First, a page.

You could always take a screenshot of the video’s final state which is a zoomed-to-fit frame of the pictured commit sequence.

            Or I could add a new feature to adjust tweak that… if only I had the details in a GitHub issue… https://github.com/initialcommit-com/git-story

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              I could add a new feature

              Wait, stop. I’m the passerby that won’t use it ;)

              I’m curious where you’d want to use this project ? With gource I’d say you can have a fun time visualizing what got edited the most (I did actually use that in a presentation once). Like an “interactive flame graph” ? But where do you intend to use this for, when do you want to show specific commits animated like this ? I’m not against “for fun”, it just appears you (and the people upvoting) have a specific use case for this, which I can’t see.

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                Haha no worries, but if you mentioned it there’s a good possibility other folks out there might feel the same… So whether or not you use it you may get a “–proctrap” command-line option ;)

                Yeah, partly it’s for fun after I found out about Manim and thought it would be a fun way to try it out. But I also thought it’s surprising there isn’t a presentation-caliber way to easily generate commit history. “git log –graph” is fine for devs in action but falls pretty short of being good-looking.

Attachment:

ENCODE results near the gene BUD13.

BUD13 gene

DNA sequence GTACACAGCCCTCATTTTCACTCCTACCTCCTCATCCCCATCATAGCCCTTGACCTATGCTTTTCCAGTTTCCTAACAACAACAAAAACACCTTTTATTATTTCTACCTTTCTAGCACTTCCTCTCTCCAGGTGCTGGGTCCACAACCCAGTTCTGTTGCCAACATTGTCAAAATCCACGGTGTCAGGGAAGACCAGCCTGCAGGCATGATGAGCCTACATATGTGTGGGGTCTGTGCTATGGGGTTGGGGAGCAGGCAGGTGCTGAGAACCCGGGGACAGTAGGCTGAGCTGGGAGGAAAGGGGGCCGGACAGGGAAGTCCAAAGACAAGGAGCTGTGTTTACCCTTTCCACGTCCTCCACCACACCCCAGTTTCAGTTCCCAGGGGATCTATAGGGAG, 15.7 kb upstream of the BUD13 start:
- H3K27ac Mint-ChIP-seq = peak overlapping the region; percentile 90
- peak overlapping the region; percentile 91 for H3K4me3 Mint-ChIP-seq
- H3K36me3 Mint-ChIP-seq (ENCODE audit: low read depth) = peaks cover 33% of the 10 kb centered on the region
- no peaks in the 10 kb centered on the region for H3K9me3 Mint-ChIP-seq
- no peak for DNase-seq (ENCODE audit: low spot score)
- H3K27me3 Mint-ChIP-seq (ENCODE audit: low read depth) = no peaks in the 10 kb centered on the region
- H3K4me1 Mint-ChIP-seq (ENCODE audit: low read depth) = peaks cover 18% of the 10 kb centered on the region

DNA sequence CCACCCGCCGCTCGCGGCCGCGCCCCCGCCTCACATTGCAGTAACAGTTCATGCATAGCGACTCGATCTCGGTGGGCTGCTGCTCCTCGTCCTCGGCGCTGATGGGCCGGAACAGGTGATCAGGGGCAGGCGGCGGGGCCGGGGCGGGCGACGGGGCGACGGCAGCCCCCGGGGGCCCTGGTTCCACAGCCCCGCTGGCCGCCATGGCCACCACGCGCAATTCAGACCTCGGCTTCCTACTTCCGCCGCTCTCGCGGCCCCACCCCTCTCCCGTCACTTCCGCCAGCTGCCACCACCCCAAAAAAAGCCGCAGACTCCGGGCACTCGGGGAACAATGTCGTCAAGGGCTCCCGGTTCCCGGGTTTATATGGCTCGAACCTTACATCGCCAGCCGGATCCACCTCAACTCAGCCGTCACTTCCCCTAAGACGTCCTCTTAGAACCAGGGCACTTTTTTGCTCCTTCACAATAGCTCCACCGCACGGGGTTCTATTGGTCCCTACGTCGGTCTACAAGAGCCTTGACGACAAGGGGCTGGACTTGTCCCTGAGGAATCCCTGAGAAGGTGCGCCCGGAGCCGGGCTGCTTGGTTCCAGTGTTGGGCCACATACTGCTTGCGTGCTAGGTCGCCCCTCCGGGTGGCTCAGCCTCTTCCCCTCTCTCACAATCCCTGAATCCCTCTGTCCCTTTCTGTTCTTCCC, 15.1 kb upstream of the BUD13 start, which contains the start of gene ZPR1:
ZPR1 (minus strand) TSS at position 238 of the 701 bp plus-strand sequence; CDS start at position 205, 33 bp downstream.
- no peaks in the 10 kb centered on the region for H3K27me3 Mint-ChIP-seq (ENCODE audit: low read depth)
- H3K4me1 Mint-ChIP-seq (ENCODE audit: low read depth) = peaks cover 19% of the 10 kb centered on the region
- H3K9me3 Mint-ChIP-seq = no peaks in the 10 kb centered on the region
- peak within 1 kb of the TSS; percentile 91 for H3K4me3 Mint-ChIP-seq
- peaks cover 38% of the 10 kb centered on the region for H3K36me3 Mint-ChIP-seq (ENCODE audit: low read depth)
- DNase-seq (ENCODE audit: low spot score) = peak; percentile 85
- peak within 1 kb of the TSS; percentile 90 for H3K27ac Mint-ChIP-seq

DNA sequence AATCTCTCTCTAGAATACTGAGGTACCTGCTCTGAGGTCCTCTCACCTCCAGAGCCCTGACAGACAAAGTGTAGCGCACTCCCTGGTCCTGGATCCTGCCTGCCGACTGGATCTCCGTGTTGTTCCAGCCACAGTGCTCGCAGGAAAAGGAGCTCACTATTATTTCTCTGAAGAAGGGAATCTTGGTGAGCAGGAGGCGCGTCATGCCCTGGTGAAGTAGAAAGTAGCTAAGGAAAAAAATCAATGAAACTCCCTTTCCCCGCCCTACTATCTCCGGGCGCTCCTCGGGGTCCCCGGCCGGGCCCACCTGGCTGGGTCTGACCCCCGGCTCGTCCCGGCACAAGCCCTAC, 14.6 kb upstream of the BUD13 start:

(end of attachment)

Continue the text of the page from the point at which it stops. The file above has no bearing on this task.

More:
One use case would be a team keeping a series of animations that represent their workflow, so that new folks on the team (esp those that might be new to Git) can quickly get up to speed.

                Another would be folks who often write Git or other programming tutorials (my website being one example) but are not artistically inclined at all. I cringe at the thought of opening image editing software, which often prevents me from adding visual aids to my stuff. So the ability to generate one-off animations that I can either use as video (or take a screenshot of the final frame for a static version) is very convenient.

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                  Thanks, I can feel the need to create something better than image editing software for visualizing git workflows. Could be interesting for teaching students. Git is still something they only get to know at the last moment, and then it’s everything and the kitchen sink (gitlab, merge requests, approval, CI, CD, rebase-only, milestones..)

                  you may get a “–proctrap command-line option

                  I’d be honored, and it would keep the git CLI tradition of using very obscure flags and names ;) (Though then you’d probably have to make the flag change animations to be even slower.)

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            This is amazing! I’ve always been on the lookout for a similar tool and I’m glad I found it today. Thanks for you work!

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              Woohoo! :D

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                Out of curiosity what do you plan to use it for?

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                  I like to visualize my commit history. So I’d use it as prettier alternative to git log. I might also try to use the generated video clip in my programming videos to give a high level overview of my progress.

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                    Sweet! Would love to get your feedback after you test it out, and am happy to help if you run into any issues.